In the Matter of an Arbitration
Under s.48 of the Labour Relations Act, 1995
HUMBER RIVER HOSPITAL
ONTARIO NURSES’ ASSOCIATION
(Gr. WS17-95 Re: Reimbursement for BUP Sick Pay)
Before: Eli A. Gedalof, Sole Arbitrator
- 1. This grievance concerns the extent of the Association’s obligation to reimburse the Hospital for 50% of the Bargaining Unit President’s (“BUP”) salary when the BUP is on a short-term sick leave. The Local Appendix to the Collective Agreement between the parties contains a paid leave provision for the BUP which, when invoked by the parties, provides that the BUP shall “remain on the Hospital payroll in order to maintain continuity of coverage with benefits and pension entitlements as are presently applicable….” The provision also provides that the Hospital will bill the Local “on a quarterly basis for the portion (50% of the annual salary) to be paid by the Association for the period of her or his term.”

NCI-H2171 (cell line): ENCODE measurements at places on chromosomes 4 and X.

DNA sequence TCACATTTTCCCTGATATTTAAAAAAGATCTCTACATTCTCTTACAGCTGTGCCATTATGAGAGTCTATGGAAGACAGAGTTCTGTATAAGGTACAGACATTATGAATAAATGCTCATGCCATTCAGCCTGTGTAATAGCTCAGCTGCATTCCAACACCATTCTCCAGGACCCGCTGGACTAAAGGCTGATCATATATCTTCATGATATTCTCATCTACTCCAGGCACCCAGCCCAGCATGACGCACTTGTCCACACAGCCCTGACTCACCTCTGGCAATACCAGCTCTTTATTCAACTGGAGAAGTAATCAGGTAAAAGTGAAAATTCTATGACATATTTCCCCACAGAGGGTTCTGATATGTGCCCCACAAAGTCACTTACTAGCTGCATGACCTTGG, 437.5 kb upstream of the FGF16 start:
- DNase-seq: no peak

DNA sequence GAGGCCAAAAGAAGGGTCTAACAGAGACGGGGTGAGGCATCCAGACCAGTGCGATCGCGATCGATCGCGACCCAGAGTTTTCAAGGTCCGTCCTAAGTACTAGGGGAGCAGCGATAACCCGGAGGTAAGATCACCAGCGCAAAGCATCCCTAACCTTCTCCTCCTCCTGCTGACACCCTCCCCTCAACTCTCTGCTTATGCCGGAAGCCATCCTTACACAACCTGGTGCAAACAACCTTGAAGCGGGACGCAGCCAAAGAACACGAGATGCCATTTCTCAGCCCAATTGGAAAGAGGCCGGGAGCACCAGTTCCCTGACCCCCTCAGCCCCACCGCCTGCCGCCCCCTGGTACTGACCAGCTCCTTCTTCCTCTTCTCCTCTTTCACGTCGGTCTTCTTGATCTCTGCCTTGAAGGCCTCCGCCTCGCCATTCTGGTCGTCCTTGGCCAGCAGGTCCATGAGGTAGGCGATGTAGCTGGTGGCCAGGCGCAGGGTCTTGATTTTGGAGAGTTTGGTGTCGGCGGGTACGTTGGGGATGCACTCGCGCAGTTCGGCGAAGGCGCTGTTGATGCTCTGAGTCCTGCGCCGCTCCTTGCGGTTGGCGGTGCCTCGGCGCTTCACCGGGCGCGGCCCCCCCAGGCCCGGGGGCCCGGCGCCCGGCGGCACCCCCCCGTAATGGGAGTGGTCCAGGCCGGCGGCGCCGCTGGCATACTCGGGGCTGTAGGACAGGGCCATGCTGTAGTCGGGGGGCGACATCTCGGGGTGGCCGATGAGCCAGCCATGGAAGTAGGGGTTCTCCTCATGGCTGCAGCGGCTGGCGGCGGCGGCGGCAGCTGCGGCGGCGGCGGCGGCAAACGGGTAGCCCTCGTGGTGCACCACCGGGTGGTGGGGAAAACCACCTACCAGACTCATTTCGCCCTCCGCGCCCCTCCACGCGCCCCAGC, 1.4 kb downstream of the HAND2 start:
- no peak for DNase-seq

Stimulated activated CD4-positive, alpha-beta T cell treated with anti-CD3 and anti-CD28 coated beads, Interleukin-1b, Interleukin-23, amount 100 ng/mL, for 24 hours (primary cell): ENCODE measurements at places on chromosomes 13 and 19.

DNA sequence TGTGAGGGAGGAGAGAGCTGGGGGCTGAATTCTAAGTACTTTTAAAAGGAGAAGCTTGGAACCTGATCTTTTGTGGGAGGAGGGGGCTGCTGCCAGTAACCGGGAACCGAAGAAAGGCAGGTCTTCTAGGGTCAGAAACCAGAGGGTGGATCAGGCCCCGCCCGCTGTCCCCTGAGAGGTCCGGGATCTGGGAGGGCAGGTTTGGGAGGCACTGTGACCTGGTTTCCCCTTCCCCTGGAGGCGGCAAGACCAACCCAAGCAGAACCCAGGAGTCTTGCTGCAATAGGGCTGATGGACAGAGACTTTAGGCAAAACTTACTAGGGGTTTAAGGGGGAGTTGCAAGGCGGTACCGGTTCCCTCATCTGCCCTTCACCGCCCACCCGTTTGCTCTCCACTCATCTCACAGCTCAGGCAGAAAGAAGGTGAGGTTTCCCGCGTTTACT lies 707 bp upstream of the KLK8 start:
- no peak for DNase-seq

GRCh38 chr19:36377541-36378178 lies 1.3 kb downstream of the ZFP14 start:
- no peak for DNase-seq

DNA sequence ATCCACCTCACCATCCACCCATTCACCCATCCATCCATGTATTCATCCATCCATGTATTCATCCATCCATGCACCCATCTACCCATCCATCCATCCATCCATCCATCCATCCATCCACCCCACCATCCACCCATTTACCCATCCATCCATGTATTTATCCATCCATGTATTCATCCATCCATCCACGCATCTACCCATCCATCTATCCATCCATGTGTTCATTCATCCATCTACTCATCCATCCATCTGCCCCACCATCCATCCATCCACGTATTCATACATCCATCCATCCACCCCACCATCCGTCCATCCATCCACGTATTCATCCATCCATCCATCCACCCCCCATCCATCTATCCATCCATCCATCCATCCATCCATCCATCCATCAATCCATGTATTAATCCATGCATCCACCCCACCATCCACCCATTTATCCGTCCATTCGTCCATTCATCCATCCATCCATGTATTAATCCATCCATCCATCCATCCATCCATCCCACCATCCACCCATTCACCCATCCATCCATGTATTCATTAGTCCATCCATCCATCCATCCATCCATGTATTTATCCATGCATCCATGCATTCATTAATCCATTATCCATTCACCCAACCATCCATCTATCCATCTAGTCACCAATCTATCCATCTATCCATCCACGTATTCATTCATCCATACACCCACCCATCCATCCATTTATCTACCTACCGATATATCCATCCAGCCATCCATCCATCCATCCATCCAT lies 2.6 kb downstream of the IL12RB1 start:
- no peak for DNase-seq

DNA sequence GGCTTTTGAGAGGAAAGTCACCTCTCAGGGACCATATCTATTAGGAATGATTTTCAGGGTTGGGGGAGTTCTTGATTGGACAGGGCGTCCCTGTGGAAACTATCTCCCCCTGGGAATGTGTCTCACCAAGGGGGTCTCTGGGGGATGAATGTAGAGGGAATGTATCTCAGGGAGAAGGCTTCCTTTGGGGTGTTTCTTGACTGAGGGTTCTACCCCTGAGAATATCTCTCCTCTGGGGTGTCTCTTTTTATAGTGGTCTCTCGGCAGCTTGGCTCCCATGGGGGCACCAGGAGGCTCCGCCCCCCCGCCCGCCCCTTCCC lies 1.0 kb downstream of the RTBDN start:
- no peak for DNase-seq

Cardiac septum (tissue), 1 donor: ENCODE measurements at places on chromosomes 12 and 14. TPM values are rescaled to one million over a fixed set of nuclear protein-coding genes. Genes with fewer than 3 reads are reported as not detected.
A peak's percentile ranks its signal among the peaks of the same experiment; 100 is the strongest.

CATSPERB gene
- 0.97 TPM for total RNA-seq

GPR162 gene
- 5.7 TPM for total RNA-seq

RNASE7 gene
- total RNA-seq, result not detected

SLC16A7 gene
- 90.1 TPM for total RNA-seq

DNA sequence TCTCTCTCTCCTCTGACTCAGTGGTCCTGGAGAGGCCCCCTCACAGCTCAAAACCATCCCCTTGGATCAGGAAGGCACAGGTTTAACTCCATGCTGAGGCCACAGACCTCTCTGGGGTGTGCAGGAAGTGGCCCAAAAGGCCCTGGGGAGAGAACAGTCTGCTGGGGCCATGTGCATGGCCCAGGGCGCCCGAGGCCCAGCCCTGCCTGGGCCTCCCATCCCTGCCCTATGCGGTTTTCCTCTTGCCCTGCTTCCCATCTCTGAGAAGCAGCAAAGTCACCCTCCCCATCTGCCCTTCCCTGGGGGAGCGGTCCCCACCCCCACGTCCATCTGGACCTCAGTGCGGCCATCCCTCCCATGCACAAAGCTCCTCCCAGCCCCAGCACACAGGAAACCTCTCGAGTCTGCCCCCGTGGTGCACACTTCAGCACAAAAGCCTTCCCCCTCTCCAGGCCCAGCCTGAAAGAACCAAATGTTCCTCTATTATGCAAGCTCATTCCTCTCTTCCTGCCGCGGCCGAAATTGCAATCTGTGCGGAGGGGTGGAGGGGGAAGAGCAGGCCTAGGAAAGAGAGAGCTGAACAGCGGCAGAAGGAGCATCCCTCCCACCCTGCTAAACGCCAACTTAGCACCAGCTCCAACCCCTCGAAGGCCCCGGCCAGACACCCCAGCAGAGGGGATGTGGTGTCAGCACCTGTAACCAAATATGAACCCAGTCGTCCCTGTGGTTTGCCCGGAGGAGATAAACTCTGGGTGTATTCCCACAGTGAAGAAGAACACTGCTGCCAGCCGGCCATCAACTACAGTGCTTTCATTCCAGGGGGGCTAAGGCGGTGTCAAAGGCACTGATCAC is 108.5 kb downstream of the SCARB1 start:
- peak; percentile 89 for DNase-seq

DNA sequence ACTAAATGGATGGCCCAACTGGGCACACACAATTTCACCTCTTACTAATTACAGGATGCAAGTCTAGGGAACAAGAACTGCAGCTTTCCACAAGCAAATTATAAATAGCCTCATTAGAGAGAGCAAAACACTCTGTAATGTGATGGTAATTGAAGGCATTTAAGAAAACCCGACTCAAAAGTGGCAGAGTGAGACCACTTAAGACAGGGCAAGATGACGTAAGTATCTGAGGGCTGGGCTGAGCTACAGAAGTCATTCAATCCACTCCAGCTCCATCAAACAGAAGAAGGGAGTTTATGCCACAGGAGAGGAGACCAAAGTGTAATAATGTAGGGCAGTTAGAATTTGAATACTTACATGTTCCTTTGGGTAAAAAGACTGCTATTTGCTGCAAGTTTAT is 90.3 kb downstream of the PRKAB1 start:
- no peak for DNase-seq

- 2. In 2017, the BUP took a sick leave, and the Hospital invoiced the Association for 50% of his salary drawn during the quarter that included the sick leave. The Association grieved that it should not be required to reimburse the Hospital for any portion of the paid sick leave. In broadest terms, the Association maintains that paid sick leave is an accrued benefit that the BUP is entitled to draw upon. Paid sick leave is not, argues the Association, “salary” within the meaning of the BUP leave provision. The Hospital rejects this interpretation of the BUP leave provision. It argues that the BUP is on a full time leave from her or his employment responsibilities and that during the period of that leave the Hospital’s obligation is to pay 50% of the salary. In this context, the salary paid to the BUP while off sick continues to be a portion of her or his “annual salary”, and the Association continues to be responsible for payment of 50% of that salary.